In January 2013, then prime minister Stephen Harper met with members of the Assembly of First Nations and its then national chief Shawn Atleo to put an end to the conflict. The movement faded from public view but kept working, forming new alliances with other groups, including environmental organizations. In 2019, it called for solidarity with “Canadians of conscience” to oppose the Coastal GasLink pipeline project in northern British Columbia.
The 2020 version is like Idle on steroids. Today, Indigenous rights have become solidly conflated with environmental rights, and the whole #FridaysForFuture crowd is engaged. They are national, organized and ready to rumble. And there’s nothing like a big bad pipeline project to rally the troops.
The additional irony, of course, is that this isn’t an oil pipeline. It’s a natural gas pipeline, which is supposed to ship liquefied natural gas to a terminal in Kitimat, from which it will be exported to Asian markets to replace far dirtier energy such as coal. Project opponents claim that if the natural gas were to spill, however, it would irretrievably damage salmon-rich waterways where the Wet’suwet’en have fished for generations.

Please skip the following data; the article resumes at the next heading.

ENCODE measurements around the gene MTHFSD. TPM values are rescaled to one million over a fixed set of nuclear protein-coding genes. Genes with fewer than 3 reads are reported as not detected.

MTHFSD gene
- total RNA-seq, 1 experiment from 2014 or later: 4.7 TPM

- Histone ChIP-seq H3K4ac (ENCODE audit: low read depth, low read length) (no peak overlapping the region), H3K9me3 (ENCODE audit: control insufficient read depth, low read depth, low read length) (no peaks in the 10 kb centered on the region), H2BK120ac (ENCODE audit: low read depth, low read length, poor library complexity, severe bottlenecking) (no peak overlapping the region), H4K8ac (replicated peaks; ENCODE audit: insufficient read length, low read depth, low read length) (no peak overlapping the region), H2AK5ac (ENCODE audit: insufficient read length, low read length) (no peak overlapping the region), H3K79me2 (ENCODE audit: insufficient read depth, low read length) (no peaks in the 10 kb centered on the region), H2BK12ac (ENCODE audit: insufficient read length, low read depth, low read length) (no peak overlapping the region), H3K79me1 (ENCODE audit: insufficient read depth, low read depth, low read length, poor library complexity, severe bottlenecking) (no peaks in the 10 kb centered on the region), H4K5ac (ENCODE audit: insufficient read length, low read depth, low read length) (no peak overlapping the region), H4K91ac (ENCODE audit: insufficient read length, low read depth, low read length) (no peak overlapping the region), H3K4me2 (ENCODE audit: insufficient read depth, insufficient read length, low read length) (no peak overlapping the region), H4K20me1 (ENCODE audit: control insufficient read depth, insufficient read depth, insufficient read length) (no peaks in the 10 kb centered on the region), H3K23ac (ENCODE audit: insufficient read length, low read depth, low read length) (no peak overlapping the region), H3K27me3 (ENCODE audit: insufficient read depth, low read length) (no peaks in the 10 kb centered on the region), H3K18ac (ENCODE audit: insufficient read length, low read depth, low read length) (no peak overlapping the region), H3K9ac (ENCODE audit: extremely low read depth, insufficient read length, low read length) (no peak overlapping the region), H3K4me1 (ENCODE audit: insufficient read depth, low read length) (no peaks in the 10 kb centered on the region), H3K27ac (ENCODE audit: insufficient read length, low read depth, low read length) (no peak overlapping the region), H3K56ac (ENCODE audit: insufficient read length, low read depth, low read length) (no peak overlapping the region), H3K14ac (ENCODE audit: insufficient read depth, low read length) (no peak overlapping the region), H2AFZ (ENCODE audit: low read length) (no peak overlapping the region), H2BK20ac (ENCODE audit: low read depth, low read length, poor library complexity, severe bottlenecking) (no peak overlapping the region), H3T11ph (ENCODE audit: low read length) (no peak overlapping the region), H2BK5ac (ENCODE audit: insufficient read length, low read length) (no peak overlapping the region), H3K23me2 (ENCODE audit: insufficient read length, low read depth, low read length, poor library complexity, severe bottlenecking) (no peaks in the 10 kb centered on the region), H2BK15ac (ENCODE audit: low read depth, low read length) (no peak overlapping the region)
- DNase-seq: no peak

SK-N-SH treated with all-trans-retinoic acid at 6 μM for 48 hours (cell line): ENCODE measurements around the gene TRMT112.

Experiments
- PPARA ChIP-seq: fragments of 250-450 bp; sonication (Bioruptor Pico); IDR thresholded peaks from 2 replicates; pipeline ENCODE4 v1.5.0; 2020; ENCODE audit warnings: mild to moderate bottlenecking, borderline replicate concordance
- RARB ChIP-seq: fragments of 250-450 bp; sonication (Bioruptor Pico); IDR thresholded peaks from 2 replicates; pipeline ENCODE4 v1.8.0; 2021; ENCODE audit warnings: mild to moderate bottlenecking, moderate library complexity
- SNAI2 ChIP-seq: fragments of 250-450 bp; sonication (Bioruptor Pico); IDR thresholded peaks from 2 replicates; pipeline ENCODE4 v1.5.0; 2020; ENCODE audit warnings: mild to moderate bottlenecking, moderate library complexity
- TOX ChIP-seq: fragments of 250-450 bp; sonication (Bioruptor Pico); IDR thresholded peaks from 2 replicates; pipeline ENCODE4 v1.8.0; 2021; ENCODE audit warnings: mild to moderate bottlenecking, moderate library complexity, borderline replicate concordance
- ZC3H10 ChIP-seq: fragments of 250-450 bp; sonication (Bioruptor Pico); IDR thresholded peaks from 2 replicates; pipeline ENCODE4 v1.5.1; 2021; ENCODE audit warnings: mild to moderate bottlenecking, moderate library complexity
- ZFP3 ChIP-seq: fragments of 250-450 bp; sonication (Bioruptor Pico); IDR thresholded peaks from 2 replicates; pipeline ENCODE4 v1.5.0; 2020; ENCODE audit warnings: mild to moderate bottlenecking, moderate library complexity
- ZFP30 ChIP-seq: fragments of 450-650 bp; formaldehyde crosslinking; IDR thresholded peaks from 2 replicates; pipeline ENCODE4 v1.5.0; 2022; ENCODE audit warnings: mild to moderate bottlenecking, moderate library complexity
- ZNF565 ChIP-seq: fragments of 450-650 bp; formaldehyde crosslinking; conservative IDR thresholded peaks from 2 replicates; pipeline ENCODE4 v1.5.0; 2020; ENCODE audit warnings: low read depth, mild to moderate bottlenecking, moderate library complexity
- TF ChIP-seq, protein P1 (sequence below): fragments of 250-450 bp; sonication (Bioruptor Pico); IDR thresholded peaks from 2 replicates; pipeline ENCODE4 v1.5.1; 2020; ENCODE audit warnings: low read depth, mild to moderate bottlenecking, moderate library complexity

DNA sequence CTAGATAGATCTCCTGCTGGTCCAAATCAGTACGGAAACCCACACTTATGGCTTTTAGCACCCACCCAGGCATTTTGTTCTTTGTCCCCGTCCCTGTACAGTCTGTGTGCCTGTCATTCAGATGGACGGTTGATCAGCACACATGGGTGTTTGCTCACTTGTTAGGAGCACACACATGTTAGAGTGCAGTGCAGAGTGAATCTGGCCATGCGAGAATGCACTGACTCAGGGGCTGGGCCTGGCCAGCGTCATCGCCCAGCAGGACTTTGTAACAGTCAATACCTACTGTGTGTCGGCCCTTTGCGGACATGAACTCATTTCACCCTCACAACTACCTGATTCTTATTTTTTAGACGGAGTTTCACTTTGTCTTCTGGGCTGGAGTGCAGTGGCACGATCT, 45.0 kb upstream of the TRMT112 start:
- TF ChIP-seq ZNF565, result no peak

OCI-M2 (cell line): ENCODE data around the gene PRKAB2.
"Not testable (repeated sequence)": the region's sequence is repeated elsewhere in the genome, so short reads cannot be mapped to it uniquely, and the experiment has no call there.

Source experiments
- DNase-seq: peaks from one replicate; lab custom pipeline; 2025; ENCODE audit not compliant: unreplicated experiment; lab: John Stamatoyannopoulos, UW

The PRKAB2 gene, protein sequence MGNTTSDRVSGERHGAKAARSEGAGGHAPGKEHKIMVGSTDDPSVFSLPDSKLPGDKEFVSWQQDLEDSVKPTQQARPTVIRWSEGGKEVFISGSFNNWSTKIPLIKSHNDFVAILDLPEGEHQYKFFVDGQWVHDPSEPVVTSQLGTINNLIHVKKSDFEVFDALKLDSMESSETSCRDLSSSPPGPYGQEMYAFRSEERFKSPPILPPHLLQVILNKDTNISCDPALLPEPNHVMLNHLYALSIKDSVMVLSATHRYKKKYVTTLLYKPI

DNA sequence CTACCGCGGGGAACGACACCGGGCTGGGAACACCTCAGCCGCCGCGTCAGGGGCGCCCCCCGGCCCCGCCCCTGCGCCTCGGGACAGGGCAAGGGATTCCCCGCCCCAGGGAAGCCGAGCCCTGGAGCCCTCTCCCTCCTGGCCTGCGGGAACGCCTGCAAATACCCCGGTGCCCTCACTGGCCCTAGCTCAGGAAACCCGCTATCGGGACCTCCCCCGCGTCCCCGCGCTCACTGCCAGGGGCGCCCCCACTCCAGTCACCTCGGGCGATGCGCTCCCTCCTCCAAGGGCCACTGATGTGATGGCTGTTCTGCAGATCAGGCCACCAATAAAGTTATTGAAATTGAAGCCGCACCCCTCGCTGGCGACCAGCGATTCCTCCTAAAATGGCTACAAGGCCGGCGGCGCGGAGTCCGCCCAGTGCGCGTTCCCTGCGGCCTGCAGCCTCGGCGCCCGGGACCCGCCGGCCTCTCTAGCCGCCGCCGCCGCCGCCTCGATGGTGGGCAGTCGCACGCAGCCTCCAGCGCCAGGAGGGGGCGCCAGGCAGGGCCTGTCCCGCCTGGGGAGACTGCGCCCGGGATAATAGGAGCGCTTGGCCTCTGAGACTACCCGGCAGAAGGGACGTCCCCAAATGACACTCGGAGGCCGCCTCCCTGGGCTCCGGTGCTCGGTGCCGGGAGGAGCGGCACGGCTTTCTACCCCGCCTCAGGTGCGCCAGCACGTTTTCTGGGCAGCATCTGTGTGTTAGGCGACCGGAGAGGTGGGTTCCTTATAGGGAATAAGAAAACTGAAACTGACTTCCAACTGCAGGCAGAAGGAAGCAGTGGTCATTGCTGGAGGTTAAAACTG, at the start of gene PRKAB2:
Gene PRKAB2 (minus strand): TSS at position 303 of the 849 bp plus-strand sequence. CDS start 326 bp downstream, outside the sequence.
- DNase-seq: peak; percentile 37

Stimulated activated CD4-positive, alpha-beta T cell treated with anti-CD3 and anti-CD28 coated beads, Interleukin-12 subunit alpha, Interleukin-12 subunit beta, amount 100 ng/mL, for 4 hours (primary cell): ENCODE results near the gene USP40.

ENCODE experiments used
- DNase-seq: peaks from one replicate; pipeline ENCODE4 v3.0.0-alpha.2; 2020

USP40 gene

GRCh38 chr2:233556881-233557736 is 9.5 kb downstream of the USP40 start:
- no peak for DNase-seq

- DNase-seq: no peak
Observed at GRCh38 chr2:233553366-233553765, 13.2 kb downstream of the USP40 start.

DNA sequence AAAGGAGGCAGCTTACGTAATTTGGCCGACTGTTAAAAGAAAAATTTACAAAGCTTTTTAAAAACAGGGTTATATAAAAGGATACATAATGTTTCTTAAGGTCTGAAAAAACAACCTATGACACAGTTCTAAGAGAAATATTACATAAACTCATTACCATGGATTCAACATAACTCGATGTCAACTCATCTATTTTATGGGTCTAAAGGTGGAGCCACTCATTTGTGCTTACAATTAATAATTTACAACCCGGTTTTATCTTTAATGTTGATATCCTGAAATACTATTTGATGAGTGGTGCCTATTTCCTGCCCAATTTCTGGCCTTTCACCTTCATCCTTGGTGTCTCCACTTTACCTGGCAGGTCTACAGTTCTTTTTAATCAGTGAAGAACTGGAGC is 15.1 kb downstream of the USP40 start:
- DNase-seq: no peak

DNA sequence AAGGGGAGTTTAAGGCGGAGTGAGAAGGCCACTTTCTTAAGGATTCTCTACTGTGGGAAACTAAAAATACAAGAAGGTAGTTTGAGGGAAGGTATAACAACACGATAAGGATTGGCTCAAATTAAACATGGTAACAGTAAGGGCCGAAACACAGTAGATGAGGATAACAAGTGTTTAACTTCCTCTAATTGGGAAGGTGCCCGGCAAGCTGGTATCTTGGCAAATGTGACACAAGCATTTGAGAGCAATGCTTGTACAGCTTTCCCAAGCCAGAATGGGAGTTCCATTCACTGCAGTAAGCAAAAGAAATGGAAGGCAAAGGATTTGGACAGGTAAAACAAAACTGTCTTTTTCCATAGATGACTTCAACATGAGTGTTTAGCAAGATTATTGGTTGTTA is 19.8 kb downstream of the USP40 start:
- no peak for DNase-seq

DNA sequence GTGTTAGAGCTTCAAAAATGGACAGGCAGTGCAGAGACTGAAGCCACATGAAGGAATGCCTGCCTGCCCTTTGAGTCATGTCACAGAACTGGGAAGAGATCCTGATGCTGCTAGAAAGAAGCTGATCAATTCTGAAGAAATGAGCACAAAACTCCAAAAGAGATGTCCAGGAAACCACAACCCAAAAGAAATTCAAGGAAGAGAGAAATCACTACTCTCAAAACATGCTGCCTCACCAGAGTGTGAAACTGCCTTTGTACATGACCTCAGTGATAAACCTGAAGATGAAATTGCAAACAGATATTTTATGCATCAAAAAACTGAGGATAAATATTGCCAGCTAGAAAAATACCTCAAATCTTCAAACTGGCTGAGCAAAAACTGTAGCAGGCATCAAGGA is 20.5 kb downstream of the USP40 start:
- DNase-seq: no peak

In other words, this is a NIMBY issue: never mind that this would help reduce carbon emissions overall, we don’t want it on our territory. Which, of course, isn’t legally Wet’suwet’en territory, because it has never been formally recognized as such.
The hereditary chiefs who oppose the pipeline call the 22,000 square kilometres unceded land, but the Supreme Court’s decision in the landmark Delgamuukw case states that legal title still has to be obtained through the courts or negotiations with government. That has never happened. Nonetheless, the chiefs act as if it is a fait accompli, and maintain that the RCMP isn’t welcome to enforce an injunction against their anti-pipeline protest on the territory.
Never mind that, according to hereditary chief Theresa Tait-Day, 85 per cent of the Wet’suwet’en community supports the project, that the elected band council voted in favour of it, and that many members of the community want the economic benefits linked to the pipeline.